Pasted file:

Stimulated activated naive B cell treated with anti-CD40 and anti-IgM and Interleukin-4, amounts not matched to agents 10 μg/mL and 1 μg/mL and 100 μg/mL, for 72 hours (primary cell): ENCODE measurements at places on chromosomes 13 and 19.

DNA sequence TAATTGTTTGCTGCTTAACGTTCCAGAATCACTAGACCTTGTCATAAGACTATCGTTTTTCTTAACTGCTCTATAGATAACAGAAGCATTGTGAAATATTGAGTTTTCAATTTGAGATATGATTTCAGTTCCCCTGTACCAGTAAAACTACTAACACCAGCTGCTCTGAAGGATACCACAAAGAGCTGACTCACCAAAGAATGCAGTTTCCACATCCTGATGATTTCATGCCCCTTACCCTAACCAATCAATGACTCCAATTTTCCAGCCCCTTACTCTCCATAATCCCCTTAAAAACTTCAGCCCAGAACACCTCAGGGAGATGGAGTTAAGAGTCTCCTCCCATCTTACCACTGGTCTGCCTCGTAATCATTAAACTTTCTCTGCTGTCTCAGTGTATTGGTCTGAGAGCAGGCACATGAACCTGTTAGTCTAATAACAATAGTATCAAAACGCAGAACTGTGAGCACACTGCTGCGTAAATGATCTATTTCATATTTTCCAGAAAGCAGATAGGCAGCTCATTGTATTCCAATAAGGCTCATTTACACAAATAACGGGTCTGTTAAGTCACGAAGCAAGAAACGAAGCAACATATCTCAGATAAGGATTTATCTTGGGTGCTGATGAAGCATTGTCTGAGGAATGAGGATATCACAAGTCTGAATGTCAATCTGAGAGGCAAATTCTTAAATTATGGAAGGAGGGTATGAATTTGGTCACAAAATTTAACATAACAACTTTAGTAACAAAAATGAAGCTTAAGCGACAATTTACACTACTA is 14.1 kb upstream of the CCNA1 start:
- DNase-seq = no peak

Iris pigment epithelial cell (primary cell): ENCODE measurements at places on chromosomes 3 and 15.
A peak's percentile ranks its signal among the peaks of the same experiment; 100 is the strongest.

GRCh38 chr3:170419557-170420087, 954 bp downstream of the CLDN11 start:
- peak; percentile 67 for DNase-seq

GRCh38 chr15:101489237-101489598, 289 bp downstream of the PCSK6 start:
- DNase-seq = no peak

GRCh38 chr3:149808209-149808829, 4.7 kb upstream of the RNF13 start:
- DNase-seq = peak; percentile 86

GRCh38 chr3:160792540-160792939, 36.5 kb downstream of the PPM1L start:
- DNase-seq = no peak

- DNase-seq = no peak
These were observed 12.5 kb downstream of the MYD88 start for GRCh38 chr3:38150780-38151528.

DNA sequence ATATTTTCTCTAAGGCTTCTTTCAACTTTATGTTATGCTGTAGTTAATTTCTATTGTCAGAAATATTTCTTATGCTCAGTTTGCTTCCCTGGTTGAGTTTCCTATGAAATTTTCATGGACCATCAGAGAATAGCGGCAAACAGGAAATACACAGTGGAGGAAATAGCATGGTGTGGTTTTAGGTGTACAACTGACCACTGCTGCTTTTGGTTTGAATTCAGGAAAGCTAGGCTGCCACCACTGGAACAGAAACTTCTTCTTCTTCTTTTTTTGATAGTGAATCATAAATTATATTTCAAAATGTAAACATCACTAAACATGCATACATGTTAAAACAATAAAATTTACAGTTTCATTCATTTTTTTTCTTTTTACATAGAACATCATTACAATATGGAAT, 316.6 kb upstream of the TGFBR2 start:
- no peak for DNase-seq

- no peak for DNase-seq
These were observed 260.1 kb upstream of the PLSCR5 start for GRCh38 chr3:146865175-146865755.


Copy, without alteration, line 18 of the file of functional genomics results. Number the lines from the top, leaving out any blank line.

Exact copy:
- no peak for DNase-seq